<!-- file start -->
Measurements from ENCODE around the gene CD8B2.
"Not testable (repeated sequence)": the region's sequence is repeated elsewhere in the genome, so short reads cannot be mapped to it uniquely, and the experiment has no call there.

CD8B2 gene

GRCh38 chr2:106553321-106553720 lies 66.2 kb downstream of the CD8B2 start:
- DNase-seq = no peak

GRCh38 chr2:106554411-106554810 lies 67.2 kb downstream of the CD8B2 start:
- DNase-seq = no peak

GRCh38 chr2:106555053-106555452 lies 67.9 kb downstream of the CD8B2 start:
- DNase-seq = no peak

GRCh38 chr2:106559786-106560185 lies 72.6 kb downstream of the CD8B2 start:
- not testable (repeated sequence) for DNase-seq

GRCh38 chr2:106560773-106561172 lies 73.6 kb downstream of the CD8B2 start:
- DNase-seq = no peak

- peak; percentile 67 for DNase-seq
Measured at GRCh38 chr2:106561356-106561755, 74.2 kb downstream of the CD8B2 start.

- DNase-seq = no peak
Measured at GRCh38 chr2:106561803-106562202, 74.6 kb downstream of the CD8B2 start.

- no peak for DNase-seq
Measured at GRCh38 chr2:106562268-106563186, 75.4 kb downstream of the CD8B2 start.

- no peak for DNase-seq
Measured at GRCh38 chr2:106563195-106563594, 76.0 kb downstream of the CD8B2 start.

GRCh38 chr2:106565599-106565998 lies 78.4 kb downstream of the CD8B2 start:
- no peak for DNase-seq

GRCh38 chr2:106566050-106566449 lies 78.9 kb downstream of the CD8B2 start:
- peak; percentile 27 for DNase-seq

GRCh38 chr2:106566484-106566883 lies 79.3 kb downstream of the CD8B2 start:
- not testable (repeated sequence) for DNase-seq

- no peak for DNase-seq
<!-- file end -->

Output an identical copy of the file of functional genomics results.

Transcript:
Measurements from ENCODE around the gene CD8B2.
"Not testable (repeated sequence)": the region's sequence is repeated elsewhere in the genome, so short reads cannot be mapped to it uniquely, and the experiment has no call there.

CD8B2 gene

GRCh38 chr2:106553321-106553720 lies 66.2 kb downstream of the CD8B2 start:
- DNase-seq = no peak

GRCh38 chr2:106554411-106554810 lies 67.2 kb downstream of the CD8B2 start:
- DNase-seq = no peak

GRCh38 chr2:106555053-106555452 lies 67.9 kb downstream of the CD8B2 start:
- DNase-seq = no peak

GRCh38 chr2:106559786-106560185 lies 72.6 kb downstream of the CD8B2 start:
- not testable (repeated sequence) for DNase-seq

GRCh38 chr2:106560773-106561172 lies 73.6 kb downstream of the CD8B2 start:
- DNase-seq = no peak

- peak; percentile 67 for DNase-seq
Measured at GRCh38 chr2:106561356-106561755, 74.2 kb downstream of the CD8B2 start.

- DNase-seq = no peak
Measured at GRCh38 chr2:106561803-106562202, 74.6 kb downstream of the CD8B2 start.

- no peak for DNase-seq
Measured at GRCh38 chr2:106562268-106563186, 75.4 kb downstream of the CD8B2 start.

- no peak for DNase-seq
Measured at GRCh38 chr2:106563195-106563594, 76.0 kb downstream of the CD8B2 start.

GRCh38 chr2:106565599-106565998 lies 78.4 kb downstream of the CD8B2 start:
- no peak for DNase-seq

GRCh38 chr2:106566050-106566449 lies 78.9 kb downstream of the CD8B2 start:
- peak; percentile 27 for DNase-seq

GRCh38 chr2:106566484-106566883 lies 79.3 kb downstream of the CD8B2 start:
- not testable (repeated sequence) for DNase-seq

- no peak for DNase-seq